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Guidelines on Processing Personal Data to Perform Customer Satisfaction Surveys in the Health Care Sector

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[doc. web n. 3853781]

GUIDELINES ON PROCESSING PERSONAL DATA TO PERFORM CUSTOMER SATISFACTION SURVEYS IN THE HEALTH CARE SECTOR
5 May 2011 (Published in Italy's Official Journal No. 120 of 25 May 2011)

Table of Contents

1. General

2. Customer Satisfaction Surveys

3. Scope of the Surveys, Mechanisms for Administering Questionnaires, and Sample Selection

4. Preparing the Customer Satisfaction Survey

4.1. Questionnaires Entailing the Processing of Anonymous Data

4.2. Questionnaires Entailing the Processing of Personal Data

5. What Data May Be Used

6. Lawful and Indispensable Processing of Personal Data

7. Entities Involved

8. Information Notice

9. Data Storage and Dissemination of Findings

Annex 1

 

1. General

Several initiatives are in progress at many health care bodies as part of an action to improve private and public health care; they are aimed at assessing the quality of care as perceived by users in order to re-organize the services and more effectively meet citizens' expectations.

Against this background account should also be taken of customer satisfaction surveys, which play a key strategic role in that they allow gauging effectiveness and efficiency of the services as perceived by users with a view to enhancing performance.

More specifically, it has been found that customer satisfaction activities with regard to quality of the services made available by health care bodies (booking of medical examinations, hospitalization, outpatient services, etc.) foster the patients' involvement and participation and ultimately strengthen trust between citizens and administration; they can also contribute to the design of new and/or improved service provision arrangements so as to customize them to users' needs and expectations.

1.1. The Regulatory Framework

Customer satisfaction activities are included among the measures envisaged as part of the "consolidation and enhancement of the mechanisms and tools to monitor and assess costs, performance and outcomes of public administrative bodies pursuant to Section 11 of Act No. 59 of 15 March 1997." The latter measures provide, in particular, that national and local public services be delivered in such a manner as to foster their improved quality and ensure citizens' and users' protection along with their involvement in the procedures for assessing and determining quality standards (Section 11(1) of legislative decree No. 286 of 30 July 1999). Quality assessment mechanisms have taken on considerable importance especially following recent legislation whereby public bodies are required to implement methods and tools to gauge and assess their performance so as to achieve top quality and cost-effectiveness.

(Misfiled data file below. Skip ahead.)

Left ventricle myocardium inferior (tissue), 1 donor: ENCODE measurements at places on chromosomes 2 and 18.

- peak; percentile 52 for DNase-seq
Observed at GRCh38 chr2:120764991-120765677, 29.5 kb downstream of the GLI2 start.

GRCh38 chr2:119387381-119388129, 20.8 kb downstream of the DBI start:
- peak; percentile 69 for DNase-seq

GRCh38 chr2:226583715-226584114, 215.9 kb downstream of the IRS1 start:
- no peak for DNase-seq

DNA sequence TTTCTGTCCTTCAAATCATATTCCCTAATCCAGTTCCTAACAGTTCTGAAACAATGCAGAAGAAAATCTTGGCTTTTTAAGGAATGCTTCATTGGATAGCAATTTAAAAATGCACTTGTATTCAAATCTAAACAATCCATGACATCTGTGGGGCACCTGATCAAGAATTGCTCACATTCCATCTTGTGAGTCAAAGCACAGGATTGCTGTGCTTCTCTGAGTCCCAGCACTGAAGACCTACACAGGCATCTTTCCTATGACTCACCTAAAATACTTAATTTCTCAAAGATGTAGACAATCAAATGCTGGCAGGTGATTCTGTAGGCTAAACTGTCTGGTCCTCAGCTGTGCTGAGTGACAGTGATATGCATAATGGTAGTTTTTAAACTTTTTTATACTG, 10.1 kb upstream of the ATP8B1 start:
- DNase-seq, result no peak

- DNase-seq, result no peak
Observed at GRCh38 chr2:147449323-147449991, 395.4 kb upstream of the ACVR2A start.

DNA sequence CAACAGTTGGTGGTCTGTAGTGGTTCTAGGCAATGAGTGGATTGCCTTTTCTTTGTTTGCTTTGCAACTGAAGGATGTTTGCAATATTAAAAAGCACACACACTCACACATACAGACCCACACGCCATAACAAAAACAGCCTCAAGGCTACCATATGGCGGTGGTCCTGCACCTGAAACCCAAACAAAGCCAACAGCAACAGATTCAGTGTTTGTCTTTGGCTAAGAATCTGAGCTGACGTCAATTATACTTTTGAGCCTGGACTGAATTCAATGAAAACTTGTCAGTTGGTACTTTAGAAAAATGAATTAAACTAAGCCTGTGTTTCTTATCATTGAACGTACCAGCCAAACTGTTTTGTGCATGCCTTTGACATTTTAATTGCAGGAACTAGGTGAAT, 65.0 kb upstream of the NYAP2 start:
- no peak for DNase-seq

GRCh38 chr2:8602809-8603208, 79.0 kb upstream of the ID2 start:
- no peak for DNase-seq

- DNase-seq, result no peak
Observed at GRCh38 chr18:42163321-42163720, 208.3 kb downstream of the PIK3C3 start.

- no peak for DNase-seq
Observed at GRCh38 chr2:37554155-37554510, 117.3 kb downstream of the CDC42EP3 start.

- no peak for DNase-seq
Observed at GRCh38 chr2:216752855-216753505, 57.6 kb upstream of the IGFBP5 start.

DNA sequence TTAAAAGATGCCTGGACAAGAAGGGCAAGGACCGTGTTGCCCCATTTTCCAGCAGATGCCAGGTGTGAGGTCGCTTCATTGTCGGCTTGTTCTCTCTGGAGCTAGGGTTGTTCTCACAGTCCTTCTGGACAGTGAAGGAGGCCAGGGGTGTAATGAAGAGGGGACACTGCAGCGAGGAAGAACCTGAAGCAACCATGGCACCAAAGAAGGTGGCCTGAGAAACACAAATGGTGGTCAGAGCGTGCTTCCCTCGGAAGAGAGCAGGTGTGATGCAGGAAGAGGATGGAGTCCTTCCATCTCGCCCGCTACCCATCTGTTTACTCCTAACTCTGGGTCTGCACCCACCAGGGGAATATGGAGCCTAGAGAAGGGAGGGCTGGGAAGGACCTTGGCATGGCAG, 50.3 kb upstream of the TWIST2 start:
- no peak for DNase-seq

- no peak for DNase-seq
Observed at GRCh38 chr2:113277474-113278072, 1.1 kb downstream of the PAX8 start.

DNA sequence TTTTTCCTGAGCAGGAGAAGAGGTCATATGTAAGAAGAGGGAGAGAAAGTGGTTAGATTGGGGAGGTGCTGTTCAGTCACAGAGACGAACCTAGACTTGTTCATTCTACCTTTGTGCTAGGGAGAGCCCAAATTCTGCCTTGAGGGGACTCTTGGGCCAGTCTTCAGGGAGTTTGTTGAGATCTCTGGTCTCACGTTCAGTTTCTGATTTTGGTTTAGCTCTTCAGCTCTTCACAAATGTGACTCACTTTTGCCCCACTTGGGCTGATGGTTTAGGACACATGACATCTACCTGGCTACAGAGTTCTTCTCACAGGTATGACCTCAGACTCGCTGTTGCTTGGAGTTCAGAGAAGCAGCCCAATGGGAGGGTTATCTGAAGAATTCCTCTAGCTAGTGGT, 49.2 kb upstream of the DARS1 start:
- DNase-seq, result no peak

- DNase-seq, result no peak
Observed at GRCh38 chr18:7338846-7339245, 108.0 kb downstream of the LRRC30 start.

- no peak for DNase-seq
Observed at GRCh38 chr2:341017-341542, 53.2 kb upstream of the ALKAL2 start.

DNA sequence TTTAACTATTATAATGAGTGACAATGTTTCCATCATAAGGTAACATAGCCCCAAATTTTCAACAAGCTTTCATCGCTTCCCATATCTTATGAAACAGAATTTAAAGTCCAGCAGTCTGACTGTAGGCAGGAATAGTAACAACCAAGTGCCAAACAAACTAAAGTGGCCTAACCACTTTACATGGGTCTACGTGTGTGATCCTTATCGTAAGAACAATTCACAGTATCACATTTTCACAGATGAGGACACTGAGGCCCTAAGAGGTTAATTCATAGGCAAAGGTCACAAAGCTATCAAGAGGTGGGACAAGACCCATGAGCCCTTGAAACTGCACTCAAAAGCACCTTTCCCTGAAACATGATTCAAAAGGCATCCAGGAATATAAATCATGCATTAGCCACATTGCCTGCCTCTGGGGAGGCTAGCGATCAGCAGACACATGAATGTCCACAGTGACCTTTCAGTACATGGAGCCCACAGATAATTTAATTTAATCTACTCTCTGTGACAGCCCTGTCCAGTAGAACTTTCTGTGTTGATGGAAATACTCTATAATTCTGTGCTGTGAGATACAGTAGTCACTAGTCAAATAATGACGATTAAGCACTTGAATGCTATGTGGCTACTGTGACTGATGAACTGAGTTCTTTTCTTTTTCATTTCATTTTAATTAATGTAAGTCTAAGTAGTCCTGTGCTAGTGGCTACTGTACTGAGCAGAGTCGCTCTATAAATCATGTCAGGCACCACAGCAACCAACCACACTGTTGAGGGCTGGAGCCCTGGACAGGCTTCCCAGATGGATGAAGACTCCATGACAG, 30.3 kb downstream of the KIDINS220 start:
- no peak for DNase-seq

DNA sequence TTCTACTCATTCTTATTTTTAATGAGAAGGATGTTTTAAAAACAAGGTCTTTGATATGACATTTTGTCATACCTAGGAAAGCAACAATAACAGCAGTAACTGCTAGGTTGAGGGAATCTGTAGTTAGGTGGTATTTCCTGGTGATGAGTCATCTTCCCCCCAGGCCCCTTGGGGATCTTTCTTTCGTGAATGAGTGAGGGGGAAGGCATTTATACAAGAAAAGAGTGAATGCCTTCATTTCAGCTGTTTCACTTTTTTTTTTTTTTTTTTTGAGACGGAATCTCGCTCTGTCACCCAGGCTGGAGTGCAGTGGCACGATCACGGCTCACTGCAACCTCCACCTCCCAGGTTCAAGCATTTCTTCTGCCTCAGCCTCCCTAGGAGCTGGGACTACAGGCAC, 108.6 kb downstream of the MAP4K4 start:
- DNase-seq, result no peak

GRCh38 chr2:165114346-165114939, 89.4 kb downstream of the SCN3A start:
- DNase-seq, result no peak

Accordingly, providers of public health care services (including licensees of and/or contractors for the national health care service) are required to implement methods guaranteeing quality of their services based on quality markers as well as on the adoption of a "Charter of Services"; the underlying principles must be equality, impartiality, continuity, freedom of choice, participation, effectiveness and efficiency.

In particular, the aforementioned principle whereby citizens should participate in the provision of public services makes it necessary for every health care body to implement initiatives such as to foster the interaction between the public body providing those services and users; this may also include a customer satisfaction assessment system based on administration of a questionnaire to health care recipients.

It should also be pointed out that the assessment of health care quality as performed by health care bodies in the National Health Service and/or by other public health care bodies is aimed at purposes that are of "substantial public interest" under Section 85(1) of the Code.

Collecting the information that is relevant to assess customer satisfaction may entail the processing of personal data relating to service recipients. This is why this DPA considers it appropriate to lay down a consolidated set of safeguards to ensure compliance with data protection legislation in this specific context.

2. Customer Satisfaction Surveys

To assess the satisfaction of health care recipients several methods can be used including the structured monitoring of users' complaints, reports, recommendations or suggestions, interviews, focus groups, customer satisfaction surveys, and other ad-hoc surveys.

Systematic customer satisfaction surveys are aimed at collecting information both on user expectations regarding health care services and on the perceived quality of health care. Such surveys often rely on the administration of questionnaires to gauge service quality as perceived by recipients; they include several questions in order to gather the information to be surveyed.

3. Scope of the Surveys, Mechanisms for Administering Questionnaires, and Sample Selection

Since the quality features to be assessed in the health care sector have to do with overall hospitalization conditions, health care services and activities, the contents of the relevant questionnaires must not address medical treatment-related clinical aspects.

Based on the documents gathered so far, several mechanisms are relied upon to administer such questionnaires. In some cases the questionnaire is filled out by the interviewer asking questions in person or during a phone call; in other cases this is done directly by users, perhaps via an online form as available on the health care body's website; in yet other cases the questionnaire is mailed or emailed.